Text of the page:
Lower for grains and oilseeds
Wheat markets traded lower with position squaring noted ahead of the report. Implied vol in Sep SRW finished at 31.5%. US export sales came in at 317kmt, below market expectations and that required to meet the USDA’s SnD. Matif wheat was down -3.5€ to 211€, this was in spite of Strategie Grain’s European report that called for the tightest collective wheat, corn and barley balance sheet in over 15 years. Prices in the Black Sea remained firm, with Sovecon dropping their Russian forecast to 68.4mmt. In demand news, the Jordan tender results had 120kmt of 12.5% protein purchased at a $235 fob equivalent for LH Oct shipment from Russia. While South Korea purchased one feed wheat cargo (not corn?) for Dec shipment at a $215 Fob Black Sea equivalent. It’s natural to have some price consolidation ahead of the report given the recent movements. BUT, the global situation in wheat is only getting tighter with drought in Eastern Australia, warm hot temps in Canada and a declining EU and Black Sea crop. Yes, there is no short fund position to exploit, but this market if getting to a point where consumers will rally the market if they try and cover at the same time. And it appears the global consumer is largely uncovered, so would expect to see a pretty active bid on any dips going forward.
Corn market was similar to beans, trading with limited conviction ahead of tonight’s figures. The Dec contract again traded through and below the 385 level as it continues to orbit around there. Tonight, we will get clarity on US yield expectations which should provide the market a more sustained direction. Export sales totalled 1.212 mmt.
Soybeans endured mild losses in a quiet, low volume, low range session ahead of tonight’s report. Export sales came in at 953kmt which is high for this time of year. Soymeal was down $3.10 per tonne and soy oil was down 3 points. Otherwise there was nothing new, we need to get this report out of the way, so we can go back to trading political uncertainty.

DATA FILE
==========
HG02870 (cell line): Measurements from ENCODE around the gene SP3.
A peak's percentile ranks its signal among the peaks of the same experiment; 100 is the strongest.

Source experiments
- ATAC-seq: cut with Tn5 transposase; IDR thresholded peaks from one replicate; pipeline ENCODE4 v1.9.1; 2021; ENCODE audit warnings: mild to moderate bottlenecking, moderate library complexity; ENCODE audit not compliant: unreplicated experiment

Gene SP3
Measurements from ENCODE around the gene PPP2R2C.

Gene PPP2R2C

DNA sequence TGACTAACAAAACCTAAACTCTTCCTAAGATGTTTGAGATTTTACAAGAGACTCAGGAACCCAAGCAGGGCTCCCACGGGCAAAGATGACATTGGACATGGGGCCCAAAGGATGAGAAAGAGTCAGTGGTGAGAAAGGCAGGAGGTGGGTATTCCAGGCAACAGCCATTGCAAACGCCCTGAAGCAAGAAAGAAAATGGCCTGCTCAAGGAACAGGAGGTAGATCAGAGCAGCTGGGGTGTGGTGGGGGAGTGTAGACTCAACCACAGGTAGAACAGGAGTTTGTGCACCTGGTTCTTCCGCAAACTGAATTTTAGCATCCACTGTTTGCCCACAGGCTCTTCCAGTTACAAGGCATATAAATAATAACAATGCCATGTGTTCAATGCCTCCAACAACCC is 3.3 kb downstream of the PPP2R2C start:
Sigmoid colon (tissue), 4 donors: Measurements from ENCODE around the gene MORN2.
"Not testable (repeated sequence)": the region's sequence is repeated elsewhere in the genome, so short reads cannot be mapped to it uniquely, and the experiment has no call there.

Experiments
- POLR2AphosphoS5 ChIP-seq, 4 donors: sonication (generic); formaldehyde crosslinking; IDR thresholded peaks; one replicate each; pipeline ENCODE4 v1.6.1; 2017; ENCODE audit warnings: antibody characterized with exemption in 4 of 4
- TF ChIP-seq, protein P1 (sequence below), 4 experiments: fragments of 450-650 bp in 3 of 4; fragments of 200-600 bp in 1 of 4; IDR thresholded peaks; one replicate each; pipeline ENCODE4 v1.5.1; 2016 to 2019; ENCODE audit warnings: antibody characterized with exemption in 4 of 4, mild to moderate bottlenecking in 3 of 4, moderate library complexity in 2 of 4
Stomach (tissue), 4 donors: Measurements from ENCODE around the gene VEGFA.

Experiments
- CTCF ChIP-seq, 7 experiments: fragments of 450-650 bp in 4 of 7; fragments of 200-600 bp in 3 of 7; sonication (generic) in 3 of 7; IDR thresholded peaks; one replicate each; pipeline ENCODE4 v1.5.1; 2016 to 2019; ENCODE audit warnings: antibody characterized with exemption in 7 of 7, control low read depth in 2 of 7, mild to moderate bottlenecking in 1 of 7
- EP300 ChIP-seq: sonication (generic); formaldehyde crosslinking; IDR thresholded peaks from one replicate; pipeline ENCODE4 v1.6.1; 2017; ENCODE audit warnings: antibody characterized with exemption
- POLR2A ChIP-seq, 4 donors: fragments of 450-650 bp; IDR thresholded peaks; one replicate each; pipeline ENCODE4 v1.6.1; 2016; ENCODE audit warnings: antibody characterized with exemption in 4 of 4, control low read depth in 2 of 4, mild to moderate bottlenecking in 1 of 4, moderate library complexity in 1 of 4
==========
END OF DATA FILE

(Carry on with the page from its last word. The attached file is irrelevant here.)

Canola finished lower in both contracts, following lacklustre price action from other grains and oilseeds. It’s all about the report and where to from there.
Aussie markets were stronger yesterday in quiet trade, with WA prices posting sharp gains as the demand outlook from the East continues to increase. Central NSW is the island of high prices as farmers that traditionally sell grain have turned buyers in order to feed stock. It feels like this is only the beginning of what will become a much bigger problem as the season progresses. Not only are there shortages of grain, but also hay and there is potential for grain crops to be cut for hay early if the economics stack up. We won’t see this for another 6-8 weeks, but it’s a space to watch. Both the long and short-term forecasts continue to offer nothing for the East Coast consumer and we expect to see further price support from here. WA is all we can lean on for the moment and we are not the only ones. Flour prices in Asia are increasing which will enable higher Aussie fob purchases, so it could end up in a race for remaining supplies if consumers all panic at the same time.
Source: Lachstock Consulting